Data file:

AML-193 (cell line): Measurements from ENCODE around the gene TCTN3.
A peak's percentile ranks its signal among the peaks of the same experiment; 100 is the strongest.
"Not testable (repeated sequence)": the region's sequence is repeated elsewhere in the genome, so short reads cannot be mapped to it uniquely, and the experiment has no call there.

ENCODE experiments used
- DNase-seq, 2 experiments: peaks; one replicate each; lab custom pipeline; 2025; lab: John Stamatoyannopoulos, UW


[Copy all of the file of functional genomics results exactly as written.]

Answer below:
AML-193 (cell line): Measurements from ENCODE around the gene TCTN3.
A peak's percentile ranks its signal among the peaks of the same experiment; 100 is the strongest.
"Not testable (repeated sequence)": the region's sequence is repeated elsewhere in the genome, so short reads cannot be mapped to it uniquely, and the experiment has no call there.

ENCODE experiments used
- DNase-seq, 2 experiments: peaks; one replicate each; lab custom pipeline; 2025; lab: John Stamatoyannopoulos, UW